Ode to a fallen keyboard

I want to write a eulogy to a dying keyboard. It’s a keyboard that has lasted me, at a conservative estimate, about three million words. Only, it is now fallen. No more English, Irish or Scottish words will go into this space bar. And certainly not any with the letter O, unless accompanied by rigorous prfreading.

Last night I mentioned to someone that I was getting a new keyboard. “You do like your gadgets,” she said. I tried pointing out what I do for a living, but it didn’t make a difference. I wanted to explain that it’s more than that I’m a writer and a keyboard is about as crucial as a an ability to lie is to a politician. But she was gone before I could finish spluttering. You get it, though, so I’d like to talk to you about this bond between us and the right keyboard.

I could wait until its replacement arrives, but it seems wrong to write a eulogy on the poor thing’s bright and shiny successor. So let me stumble on, let me occasionally try cleaning it again, let me press on in every sense.

And I ask you to please join me in saluting – wait for the silly name, none of us are responsible for what our parents call us –– the Apple Magic Keyboard 2. Magic. Grief. I suppose no one would buy the Apple So-So, Ordinary, Does The Job Keyboard 2. But Magic does seem to be pushing it.

Except it is a remarkable keyboard and I am going to miss it. Even though I’m replacing it with the Apple Magic Keyboard with Numeric Keypad. Somehow replacing it with exactly the same thing again felt like not replacing it at all. So I’ve gone for exactly the same thing again, but extended. It may make a difference, it may not, and I think now we’re heading into the fine distinctions between HB and 2B pencils.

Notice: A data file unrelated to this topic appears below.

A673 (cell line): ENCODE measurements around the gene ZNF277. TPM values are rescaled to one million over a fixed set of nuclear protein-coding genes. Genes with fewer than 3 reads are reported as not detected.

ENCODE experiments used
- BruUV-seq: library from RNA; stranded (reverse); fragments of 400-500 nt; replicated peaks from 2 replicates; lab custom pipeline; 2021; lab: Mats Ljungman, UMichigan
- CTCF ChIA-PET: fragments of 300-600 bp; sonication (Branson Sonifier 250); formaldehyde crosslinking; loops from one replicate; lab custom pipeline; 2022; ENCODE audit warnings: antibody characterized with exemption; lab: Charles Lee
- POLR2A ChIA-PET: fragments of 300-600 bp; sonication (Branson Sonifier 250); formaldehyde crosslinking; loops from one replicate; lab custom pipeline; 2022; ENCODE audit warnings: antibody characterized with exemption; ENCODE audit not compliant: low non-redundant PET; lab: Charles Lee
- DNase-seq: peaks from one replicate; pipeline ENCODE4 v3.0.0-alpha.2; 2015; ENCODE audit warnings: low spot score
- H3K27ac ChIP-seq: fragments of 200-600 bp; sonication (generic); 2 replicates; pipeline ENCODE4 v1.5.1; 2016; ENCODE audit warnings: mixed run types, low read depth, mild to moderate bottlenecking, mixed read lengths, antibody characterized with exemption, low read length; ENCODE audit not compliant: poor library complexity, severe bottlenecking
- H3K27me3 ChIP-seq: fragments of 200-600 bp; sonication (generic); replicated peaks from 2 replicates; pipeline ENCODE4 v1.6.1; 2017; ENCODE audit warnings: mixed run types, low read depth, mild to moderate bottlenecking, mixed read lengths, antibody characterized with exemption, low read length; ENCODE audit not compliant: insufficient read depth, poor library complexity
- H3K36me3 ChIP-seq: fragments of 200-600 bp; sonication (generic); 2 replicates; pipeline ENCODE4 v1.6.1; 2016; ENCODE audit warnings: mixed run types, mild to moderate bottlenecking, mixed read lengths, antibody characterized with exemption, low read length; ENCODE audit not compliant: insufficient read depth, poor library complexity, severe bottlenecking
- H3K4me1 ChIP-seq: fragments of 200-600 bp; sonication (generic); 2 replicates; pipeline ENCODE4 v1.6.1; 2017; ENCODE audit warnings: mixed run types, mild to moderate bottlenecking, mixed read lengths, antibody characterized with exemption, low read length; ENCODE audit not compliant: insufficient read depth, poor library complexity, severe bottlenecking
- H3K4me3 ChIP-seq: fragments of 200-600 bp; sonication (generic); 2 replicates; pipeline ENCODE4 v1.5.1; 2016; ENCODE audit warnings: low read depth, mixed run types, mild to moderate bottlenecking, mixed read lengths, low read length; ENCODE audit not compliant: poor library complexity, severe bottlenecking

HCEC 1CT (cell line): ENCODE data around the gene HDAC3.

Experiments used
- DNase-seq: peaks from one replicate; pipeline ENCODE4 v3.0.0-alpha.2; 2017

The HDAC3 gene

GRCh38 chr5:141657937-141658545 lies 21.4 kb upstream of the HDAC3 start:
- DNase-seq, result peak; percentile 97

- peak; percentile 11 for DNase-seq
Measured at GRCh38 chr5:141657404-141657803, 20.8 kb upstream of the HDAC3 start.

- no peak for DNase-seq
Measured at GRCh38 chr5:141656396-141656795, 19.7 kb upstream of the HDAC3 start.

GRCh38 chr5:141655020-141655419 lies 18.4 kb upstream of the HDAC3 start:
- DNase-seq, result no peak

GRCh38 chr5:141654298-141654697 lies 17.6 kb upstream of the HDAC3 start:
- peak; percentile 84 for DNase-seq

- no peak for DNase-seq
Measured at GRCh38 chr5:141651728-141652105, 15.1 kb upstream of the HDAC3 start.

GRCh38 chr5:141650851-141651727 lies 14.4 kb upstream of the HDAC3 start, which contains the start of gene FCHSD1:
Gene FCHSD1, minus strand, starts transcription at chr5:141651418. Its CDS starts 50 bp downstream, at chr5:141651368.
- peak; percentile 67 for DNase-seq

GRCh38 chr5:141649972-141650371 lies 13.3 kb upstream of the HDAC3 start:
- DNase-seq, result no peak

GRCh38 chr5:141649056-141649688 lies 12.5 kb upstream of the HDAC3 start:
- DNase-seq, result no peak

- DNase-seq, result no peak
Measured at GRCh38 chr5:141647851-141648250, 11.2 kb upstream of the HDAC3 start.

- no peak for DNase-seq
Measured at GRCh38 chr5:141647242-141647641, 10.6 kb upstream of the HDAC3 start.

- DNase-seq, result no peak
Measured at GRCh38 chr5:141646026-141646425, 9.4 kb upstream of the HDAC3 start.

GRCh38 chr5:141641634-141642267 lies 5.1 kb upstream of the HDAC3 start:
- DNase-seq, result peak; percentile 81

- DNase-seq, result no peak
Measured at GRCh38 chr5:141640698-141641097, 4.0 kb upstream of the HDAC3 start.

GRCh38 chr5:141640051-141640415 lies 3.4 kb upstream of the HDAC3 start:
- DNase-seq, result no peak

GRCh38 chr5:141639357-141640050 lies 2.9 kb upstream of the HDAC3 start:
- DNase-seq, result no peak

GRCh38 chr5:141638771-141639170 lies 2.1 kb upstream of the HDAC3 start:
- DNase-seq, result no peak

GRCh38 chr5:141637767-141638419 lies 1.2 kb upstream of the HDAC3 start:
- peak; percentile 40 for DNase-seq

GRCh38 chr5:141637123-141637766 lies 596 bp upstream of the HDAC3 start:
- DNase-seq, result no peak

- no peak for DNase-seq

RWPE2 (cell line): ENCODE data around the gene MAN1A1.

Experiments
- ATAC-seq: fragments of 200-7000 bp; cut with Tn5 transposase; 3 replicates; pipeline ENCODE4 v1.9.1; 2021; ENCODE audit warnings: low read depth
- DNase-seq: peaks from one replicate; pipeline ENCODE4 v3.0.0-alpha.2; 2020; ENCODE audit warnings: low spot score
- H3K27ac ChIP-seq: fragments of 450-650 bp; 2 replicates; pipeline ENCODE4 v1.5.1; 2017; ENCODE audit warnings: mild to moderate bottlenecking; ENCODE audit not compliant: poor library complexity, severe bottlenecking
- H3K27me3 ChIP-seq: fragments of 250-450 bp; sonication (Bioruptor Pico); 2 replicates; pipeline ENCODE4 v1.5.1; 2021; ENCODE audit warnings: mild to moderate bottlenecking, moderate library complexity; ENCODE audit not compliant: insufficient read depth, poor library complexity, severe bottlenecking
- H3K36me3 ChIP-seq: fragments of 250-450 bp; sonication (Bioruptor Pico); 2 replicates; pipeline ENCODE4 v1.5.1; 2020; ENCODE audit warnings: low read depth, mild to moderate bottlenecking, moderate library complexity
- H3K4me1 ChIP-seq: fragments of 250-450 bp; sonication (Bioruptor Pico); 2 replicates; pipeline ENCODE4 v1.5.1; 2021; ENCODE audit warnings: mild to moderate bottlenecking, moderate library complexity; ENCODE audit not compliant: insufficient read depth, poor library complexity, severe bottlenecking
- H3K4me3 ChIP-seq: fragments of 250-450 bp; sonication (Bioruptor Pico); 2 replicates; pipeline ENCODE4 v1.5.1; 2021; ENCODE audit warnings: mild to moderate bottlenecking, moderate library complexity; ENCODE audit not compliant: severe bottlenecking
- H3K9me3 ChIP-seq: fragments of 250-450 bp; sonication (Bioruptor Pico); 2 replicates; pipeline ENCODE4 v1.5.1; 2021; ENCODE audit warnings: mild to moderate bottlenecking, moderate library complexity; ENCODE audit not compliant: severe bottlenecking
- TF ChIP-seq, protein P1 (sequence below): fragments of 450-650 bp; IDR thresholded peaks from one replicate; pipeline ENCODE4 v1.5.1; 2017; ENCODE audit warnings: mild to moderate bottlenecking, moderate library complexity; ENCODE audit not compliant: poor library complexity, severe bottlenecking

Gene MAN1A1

I think I was in class 2B at school.

Look, I’m floundering around here. I want to mark the passing of a thing that I have touched pretty much daily for 1,704 days. I want to mark that therefore it has touched me too.

It’s just a keyboard. You and I could go in deep and debate the fall of mechanical keys versus the rise of chiclet-style ones like this keyboard has. There is actually something to be said about the differences between this one and the extended keyboard with numeric keypad that I’m getting. And there’s even – I am perfectly serious here, I just don’t look as if I am – a way to discuss cultural difference as expressed in keyboards.

Americans, you see, go for wide and shallow Return keys while the British prefer a long and narrow one that’s more reminiscent of history and the old Carriage Return levers on typewriters. Tell me that doesn’t say something about national identity.

And that’s just one key. This poor beloved keyboard of mine comes with another 77.

Maybe it’s the word keys. If I did a YouTube series called 58buttons, I don’t think it would mean as much to me. If this keyboard came with 78 elevated platforms upon which a legend is printed, I don’t think I’d print the legend.

But keys, now that implies unlocking what is locked. I think through typing. I could forget that a keyboard is there because of the way it’s the mess in my head appearing as the more coherent words on the screen, if only slightly more coherent. I don’t think about my fingers as I type so I don’t have to think about the keyboard. I do, though, because I enjoy those thousands and millions of key presses. I like the feel and the sound of them. Touch typing feels to me like kneading bread and I adore it.

I do also like that I’m quite a fast typist. I used to be very fast and I daren’t take a test again now to see how I’ve slowed down, but I believe I type quickly and I believe I type well and it’s good to hang on to something unchangeably positive.

This keyboard has been a conduit for everything I’ve thought from about November 22, 2015, to today. That means it embodies every problem, every bad day, every foul hour, but also every brief moment when I think I’ve written something good. There is no feeling like that and it is so powerful that it outweighs everything else.

I can’t throw this keyboard away. I can’t. I don’t know how one goes about recycling keyboards, but I’m not going to find out. I’m definitely keeping it in my office. Whisper it: I’m tempted to frame this keyboard.

Oh, look, the new one has arrived. Let’s see if it lasts the next three million words. This time I’ll keep the receipt.